Italy: Economy unexpectedly contracts in Q2
The economy shrank 0.3% in seasonally adjusted quarter-on-quarter terms in Q2, contrasting Q1’s 0.6% expansion and surprising markets on the downside.
The quarterly downturn came amid sticky inflation and rising interest rates. Looking at the breakdown of the quarter-on-quarter growth figure by expenditure, the statistical office said that domestic demand gross of inventories made a negative contribution to the final reading, while external demand made no contribution overall. The primary and secondary sectors contracted, while the tertiary sector expanded slightly.
Compared with Q2 2022, GDP increased 0.6% on a seasonally adjusted annual basis in Q2, following the 2.0% rise recorded in the previous quarter.
A more detailed breakdown will be available on 1 September.
Following Q2’s release, our panelists are likely to revise their growth estimates downwards for 2023 as a whole. The economy should record tepid growth this year, restrained by depleted savings, still-high inflation and tighter financing conditions. EU funds disbursement should support activity, however. A high stock of public debt, coupled with a possible reignition of financial turbulence, poses a downside risk to the outlook.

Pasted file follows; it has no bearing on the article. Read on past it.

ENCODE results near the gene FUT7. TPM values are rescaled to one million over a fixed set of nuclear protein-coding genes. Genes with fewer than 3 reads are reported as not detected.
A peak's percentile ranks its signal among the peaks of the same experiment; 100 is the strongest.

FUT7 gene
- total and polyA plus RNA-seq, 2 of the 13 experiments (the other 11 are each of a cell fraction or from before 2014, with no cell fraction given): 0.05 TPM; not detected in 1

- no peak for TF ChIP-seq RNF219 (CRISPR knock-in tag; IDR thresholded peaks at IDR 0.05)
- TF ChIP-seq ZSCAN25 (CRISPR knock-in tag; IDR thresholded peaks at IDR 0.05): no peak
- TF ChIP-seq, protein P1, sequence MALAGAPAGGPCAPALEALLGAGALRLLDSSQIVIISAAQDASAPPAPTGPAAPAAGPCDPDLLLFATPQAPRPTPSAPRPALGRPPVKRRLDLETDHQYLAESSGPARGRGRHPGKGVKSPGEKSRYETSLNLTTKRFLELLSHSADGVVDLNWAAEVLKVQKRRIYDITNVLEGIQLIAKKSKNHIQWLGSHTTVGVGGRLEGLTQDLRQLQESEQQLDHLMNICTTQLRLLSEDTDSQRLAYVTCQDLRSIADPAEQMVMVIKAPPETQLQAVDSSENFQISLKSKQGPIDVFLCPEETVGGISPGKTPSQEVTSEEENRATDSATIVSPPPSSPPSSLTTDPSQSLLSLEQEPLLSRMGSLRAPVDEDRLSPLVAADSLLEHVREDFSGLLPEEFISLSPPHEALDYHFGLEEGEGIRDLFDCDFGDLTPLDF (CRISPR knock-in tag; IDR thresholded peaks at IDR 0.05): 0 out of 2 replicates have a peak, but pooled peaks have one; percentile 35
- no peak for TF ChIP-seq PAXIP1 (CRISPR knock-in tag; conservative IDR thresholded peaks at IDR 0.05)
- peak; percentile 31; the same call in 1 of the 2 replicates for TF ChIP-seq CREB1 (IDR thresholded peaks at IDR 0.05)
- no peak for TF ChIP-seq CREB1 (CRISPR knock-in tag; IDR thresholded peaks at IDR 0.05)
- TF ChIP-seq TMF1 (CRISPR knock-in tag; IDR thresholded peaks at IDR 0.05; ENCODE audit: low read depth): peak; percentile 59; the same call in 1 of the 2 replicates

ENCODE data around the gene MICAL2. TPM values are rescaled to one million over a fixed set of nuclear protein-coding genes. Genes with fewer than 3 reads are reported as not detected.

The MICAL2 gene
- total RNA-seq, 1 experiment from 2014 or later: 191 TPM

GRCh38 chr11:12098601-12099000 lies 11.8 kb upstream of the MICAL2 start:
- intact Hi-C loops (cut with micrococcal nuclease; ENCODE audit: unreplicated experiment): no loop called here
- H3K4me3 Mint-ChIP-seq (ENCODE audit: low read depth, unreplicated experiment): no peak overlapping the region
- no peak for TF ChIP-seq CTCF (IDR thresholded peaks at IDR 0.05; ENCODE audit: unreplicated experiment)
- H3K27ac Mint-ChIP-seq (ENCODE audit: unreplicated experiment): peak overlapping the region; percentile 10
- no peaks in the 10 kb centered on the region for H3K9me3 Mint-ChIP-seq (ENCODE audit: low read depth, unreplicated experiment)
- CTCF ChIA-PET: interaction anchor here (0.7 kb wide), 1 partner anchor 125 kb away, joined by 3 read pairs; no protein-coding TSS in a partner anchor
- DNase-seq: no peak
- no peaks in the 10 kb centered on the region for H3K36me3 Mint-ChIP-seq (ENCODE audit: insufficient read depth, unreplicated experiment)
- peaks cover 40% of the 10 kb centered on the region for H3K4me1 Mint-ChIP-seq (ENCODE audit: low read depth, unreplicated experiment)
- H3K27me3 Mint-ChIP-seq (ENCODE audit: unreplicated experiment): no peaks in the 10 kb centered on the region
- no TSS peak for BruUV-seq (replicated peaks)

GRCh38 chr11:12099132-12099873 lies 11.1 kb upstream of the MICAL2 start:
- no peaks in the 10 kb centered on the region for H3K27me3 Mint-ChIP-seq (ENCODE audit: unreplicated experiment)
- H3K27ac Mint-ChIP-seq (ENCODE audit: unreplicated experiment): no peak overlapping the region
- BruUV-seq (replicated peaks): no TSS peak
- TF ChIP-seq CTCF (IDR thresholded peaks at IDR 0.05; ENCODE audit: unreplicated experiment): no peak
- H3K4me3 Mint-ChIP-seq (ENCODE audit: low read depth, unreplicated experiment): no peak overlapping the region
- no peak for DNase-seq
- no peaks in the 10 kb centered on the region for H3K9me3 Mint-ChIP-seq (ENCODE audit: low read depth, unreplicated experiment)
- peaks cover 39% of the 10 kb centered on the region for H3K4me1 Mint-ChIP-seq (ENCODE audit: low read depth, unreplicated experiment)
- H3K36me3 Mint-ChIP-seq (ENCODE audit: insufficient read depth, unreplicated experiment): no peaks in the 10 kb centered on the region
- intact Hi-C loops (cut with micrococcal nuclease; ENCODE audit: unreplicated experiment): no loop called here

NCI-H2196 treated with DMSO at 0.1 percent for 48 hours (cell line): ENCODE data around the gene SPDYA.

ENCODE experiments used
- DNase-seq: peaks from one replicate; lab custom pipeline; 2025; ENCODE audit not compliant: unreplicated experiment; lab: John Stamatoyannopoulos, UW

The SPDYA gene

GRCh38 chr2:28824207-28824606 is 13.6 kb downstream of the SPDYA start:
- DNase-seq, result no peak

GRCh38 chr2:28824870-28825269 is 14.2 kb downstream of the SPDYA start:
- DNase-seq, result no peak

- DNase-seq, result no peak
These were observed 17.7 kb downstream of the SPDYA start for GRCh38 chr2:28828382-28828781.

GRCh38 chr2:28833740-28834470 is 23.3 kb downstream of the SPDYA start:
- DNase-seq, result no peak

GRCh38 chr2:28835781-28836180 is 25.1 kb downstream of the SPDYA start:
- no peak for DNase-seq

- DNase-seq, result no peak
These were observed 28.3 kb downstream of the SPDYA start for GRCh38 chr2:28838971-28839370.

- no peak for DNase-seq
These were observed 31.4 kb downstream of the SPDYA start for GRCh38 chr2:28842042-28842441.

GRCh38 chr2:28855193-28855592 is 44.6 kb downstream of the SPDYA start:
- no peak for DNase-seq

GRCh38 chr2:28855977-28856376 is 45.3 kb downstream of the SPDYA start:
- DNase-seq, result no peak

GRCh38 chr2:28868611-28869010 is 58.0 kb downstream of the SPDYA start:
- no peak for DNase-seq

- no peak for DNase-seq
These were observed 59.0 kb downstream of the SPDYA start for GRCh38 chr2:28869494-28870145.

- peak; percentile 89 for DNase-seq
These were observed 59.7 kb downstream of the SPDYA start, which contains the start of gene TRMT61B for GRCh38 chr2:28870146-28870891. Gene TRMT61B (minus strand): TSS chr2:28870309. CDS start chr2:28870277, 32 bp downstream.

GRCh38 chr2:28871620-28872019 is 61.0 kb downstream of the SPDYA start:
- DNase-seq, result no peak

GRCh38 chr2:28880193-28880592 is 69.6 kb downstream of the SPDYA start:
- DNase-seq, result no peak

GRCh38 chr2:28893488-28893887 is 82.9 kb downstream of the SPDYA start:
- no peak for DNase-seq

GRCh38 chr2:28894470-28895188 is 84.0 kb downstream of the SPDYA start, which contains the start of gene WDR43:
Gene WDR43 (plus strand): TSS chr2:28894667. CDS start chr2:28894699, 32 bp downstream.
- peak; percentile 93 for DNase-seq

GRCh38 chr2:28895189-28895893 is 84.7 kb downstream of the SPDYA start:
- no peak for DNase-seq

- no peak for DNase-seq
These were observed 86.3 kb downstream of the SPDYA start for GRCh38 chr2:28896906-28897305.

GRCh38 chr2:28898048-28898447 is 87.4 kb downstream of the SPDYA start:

Commenting on the outlook, Paolo Pizzoli, senior economist at ING, stated:
“We believe that a technical recession could still be avoided in Q3 2023. July business confidence data were a mixed bag, with another decline in manufacturing and improvements in services (tourism and transport) and construction (specialised works). We believe such a pattern is still compatible with a return to modest positive growth in the third quarter.”